Scientific evidence at the start of the last major Ebola epidemic in West Africa that suggested the virus would change exceptionally rapidly was probably due to methodological biases. This has been shown by scientists led by Tanja Stadler, a professor at ETH Zurich's Department of Biosystems Science and Engineering in Basel; they published the corresponding study in the journal PNAS.
When Ebola developed into an epidemic in 2014, an international team of scientists estimated that the pathogen's genome would change on average every 9.5 days, based on virus samples and computer simulations. This estimate is an atypically high rate of change. Normally, the Ebola virus genome only mutates at just under half that speed. The high mutation rate led to fears at the time that if the virus rapidly altered, it could also quickly become more virulent.
However, in later studies, researchers evaluating much larger numbers of virus samples could not confirm the high rate. They showed that when viewed over the whole epidemic, the pathogen only changed at its typical slow speed.
ETH researchers have now shown that the high estimated mutation rates at the start of the epidemic were due to the limited number of virus samples at the time in combination with the computer models used, which calculate the estimates using genetic data from virus samples and from underlying assumptions.
"The smaller the amount of genetic data available for a model, the bigger the influence of the underlying model assumptions on the end result," explains ETH professor Stadler. She highlights that the early estimates for the Ebola epidemic based on a small dataset were heavily influenced by assumptions, which in retrospect have proven to be inaccurate.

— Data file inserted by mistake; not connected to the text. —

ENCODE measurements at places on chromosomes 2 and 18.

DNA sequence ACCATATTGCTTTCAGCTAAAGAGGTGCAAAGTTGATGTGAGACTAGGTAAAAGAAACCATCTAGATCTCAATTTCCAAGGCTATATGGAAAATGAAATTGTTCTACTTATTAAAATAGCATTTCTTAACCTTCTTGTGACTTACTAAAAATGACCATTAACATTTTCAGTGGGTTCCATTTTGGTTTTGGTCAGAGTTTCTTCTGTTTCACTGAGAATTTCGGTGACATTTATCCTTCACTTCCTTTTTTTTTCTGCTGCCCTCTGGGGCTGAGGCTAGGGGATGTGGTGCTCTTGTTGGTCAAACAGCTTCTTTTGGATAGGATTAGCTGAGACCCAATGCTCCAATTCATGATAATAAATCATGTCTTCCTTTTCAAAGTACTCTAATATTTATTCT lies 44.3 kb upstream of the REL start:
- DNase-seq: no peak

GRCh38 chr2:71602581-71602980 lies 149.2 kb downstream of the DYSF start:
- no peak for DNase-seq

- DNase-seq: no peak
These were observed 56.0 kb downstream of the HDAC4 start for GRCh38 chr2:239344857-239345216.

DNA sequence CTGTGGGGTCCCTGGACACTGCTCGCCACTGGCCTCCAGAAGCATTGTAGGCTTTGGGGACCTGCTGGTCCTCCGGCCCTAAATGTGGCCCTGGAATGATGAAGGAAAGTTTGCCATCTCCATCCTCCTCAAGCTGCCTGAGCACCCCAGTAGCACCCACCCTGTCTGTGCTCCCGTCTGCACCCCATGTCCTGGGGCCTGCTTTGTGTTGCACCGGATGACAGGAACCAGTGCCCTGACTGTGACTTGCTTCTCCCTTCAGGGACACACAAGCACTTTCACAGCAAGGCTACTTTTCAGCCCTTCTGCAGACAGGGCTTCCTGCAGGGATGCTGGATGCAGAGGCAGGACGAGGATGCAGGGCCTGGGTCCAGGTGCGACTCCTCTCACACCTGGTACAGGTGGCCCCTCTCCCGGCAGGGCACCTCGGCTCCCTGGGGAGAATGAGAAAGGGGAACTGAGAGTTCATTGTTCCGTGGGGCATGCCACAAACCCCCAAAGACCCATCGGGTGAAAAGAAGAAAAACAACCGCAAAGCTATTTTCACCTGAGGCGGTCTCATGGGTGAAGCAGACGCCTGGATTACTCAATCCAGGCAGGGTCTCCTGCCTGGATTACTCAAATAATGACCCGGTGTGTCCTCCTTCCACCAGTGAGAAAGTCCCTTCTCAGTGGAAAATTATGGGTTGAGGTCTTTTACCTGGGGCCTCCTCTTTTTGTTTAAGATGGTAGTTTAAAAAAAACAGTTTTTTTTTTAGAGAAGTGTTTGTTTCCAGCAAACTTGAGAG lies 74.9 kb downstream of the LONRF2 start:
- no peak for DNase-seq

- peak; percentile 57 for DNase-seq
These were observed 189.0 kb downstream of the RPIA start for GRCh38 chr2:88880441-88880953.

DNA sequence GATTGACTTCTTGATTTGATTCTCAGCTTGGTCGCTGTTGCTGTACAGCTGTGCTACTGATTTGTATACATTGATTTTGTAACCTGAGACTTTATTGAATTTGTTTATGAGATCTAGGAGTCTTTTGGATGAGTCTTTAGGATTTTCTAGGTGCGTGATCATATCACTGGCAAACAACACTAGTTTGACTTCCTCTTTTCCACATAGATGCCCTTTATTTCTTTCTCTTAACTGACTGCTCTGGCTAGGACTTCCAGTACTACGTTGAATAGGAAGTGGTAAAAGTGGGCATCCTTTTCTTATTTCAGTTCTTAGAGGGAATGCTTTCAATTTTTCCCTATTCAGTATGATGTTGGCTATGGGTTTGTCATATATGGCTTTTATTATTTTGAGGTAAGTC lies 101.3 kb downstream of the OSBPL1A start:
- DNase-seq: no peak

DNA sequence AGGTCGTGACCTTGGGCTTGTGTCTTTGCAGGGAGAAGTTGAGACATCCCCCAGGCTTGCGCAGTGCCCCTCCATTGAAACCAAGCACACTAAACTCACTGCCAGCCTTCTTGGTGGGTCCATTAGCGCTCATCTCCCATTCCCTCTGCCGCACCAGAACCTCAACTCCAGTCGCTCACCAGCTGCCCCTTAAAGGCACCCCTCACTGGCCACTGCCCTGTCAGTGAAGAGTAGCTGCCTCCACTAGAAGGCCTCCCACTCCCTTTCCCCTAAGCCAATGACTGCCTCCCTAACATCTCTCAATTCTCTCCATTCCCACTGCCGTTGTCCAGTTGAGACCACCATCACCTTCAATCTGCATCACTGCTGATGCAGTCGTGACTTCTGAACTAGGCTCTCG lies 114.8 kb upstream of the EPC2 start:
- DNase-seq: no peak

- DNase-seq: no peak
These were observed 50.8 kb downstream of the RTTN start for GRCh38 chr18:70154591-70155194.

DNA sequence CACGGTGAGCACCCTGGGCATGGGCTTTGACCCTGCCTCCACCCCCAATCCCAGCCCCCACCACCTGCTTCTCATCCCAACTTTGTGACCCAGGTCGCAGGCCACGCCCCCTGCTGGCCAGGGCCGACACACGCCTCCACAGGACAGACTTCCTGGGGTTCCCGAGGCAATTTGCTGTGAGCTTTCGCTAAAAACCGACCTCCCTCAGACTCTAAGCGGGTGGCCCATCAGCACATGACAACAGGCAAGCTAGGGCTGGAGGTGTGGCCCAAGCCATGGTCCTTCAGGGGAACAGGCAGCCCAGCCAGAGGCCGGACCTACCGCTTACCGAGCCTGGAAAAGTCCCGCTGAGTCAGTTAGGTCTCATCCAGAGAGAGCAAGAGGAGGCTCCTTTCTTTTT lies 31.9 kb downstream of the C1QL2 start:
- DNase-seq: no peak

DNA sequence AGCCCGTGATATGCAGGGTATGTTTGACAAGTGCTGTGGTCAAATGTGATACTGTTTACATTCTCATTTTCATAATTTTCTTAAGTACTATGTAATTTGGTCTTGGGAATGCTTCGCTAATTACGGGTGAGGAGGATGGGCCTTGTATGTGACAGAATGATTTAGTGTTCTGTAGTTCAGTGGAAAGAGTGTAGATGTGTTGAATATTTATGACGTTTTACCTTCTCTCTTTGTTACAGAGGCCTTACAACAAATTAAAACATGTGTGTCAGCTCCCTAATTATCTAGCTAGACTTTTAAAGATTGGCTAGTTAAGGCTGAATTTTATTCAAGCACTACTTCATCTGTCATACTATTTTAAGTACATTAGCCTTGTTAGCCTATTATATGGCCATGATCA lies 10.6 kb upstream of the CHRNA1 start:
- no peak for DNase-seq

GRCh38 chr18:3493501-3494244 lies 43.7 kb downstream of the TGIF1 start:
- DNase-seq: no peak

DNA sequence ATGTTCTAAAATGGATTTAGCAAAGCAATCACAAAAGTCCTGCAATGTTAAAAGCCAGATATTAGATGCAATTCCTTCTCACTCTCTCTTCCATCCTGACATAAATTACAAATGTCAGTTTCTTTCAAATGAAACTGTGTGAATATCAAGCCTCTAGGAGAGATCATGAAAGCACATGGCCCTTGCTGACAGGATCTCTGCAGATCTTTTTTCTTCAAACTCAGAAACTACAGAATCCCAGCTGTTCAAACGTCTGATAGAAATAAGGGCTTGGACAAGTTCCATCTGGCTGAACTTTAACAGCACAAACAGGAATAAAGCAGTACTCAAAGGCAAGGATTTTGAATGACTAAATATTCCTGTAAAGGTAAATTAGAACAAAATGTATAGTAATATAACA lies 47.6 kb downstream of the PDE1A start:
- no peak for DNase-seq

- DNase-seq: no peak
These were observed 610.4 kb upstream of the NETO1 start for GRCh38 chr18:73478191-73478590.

Current computer models, however, do not simplify reality as much as those used a few years ago, and they are less heavily influenced by the underlying assumptions, says Stadler. For example, the new models no longer assume that everyone infected has the same probability of passing on the pathogen to other people; instead, they take into account different population structures. While the new models -- some of which are being developed in the Stadler group -- are more complex and require a lot more computation, they provide more accurate results even at the start of an epidemic, when very little genetic data is available. New calculations by the ETH scientists with the genetic data from 2014 show this increase in accuracy.
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